Fixed Asset Depreciation Recovery
Recover Overpaid Taxes and Increase Cash Flow with a Look-Back Study
Did you know that previously overpaid taxes in prior years can be recovered through quick refund checks or reduced quarterly tax payments?
The IRS has issued and modified a Revenue Procedure (2007-16) that addresses the issue of taxpayers who have claimed less depreciation than what they were entitled to, i.e., less than the allowable amount. There is now an automatic consent procedure that allows such taxpayers to change their method of accounting and claim the allowable depreciation (or amortization) amount. This change of accounting method simply means the change from not claiming the allowable amount of depreciation to claiming it.
Companies do not need to file amended tax returns or wait until filing their returns at the end of the year. A simple form – IRS Form 3115, Application for Change in Accounting Method – can be filed with the estimated quarterly tax payment for a quick tax refund.
To assist taxpayers in recovering lost tax benefits, Paragon offers tax-saving Look-Back Studies that identify potential savings. This service entails a complete review of cost capitalizations on prior construction, leasehold improvements, renovations, and acquisitions to determine potential reclassification and recovery of unclaimed depreciation to which the taxpayer was entitled.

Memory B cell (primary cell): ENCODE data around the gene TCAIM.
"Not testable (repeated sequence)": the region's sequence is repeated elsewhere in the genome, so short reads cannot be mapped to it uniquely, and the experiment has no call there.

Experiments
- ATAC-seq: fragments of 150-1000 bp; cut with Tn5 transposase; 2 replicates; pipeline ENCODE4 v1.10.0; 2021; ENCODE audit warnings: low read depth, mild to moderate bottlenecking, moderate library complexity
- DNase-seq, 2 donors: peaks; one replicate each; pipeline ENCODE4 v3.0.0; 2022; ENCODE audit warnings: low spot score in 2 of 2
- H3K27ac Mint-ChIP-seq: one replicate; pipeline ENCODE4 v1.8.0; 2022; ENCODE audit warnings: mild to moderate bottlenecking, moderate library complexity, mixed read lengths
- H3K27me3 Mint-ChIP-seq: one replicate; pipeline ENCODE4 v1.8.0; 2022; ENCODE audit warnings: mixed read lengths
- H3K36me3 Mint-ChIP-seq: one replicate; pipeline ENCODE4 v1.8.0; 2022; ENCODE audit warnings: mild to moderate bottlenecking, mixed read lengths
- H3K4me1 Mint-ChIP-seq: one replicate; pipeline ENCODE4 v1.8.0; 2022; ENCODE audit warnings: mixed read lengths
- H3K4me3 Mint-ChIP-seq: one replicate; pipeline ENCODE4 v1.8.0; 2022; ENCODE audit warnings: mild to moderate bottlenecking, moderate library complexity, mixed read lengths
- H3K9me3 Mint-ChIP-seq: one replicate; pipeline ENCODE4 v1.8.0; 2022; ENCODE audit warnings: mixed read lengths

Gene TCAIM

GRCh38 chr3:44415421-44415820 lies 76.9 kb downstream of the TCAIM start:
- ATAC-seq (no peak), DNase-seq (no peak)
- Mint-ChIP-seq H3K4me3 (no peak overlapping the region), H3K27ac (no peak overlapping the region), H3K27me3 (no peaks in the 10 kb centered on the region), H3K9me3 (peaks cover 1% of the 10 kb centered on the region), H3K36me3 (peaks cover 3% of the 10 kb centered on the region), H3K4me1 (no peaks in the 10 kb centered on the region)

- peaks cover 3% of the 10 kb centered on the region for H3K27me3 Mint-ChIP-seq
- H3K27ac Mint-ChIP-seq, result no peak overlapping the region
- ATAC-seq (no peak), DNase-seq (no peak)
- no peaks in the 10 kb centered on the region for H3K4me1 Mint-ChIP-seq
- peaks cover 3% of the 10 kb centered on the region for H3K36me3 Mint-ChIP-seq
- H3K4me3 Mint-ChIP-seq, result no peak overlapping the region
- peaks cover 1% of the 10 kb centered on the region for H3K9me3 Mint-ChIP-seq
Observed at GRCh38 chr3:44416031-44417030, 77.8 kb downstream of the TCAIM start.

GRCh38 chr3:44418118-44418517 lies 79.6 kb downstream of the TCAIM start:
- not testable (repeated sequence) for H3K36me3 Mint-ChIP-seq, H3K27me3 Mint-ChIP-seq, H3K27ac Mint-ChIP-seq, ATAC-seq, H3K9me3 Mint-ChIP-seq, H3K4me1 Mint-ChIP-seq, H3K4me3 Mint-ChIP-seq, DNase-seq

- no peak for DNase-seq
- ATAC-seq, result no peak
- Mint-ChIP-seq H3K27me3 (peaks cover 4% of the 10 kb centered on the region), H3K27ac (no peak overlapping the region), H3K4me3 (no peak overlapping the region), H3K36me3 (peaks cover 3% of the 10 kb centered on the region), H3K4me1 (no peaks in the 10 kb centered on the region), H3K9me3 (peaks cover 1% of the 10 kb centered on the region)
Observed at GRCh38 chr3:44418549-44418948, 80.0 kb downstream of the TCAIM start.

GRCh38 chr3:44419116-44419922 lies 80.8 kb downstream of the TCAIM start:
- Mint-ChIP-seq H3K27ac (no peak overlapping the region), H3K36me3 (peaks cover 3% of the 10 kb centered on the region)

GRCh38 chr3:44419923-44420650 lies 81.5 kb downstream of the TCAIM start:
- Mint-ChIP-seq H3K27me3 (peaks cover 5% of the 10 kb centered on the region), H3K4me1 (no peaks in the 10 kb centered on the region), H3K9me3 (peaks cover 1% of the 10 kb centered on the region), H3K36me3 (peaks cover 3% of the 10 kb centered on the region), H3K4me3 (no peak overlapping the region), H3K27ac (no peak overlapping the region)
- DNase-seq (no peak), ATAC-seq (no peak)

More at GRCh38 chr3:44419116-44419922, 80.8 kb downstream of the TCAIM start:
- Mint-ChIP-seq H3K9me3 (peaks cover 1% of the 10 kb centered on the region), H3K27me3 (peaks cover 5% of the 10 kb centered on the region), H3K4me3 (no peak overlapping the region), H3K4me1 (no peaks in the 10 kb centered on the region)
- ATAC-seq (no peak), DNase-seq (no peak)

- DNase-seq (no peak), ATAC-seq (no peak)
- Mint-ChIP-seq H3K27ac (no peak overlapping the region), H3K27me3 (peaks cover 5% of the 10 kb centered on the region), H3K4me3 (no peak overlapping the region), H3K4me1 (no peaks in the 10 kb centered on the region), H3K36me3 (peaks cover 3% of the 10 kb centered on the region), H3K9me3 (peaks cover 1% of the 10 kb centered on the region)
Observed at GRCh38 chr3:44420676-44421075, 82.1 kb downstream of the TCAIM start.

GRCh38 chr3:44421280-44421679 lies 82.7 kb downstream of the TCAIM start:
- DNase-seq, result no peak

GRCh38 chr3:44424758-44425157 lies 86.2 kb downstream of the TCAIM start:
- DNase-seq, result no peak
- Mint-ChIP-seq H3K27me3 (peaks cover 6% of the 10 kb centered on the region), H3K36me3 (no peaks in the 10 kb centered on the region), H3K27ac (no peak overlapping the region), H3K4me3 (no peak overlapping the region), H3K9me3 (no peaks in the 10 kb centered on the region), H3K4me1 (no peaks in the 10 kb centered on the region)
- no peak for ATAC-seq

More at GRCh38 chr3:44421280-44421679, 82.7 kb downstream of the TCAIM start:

Highlights of a Fixed Asset Depreciation Recovery Look-Back Study
- Let us review your cost capitalizations on prior new construction, renovations, acquisitions, etc. to determine reclassification of unclaimed depreciation.
- Discover additional savings from potential reduction in property taxes and property insurance premiums.
- Amended tax returns are not required to claim unclaimed depreciation.
Who could have predicted that an accounting-based cost segregation study done 6 years ago on a $200 Million headquarters complex overlooked over half of the personal property? That approach identified just 11.2%, while the look back study found a solid 27.6% of 5 year DDB personal property– all recovered in the current tax year!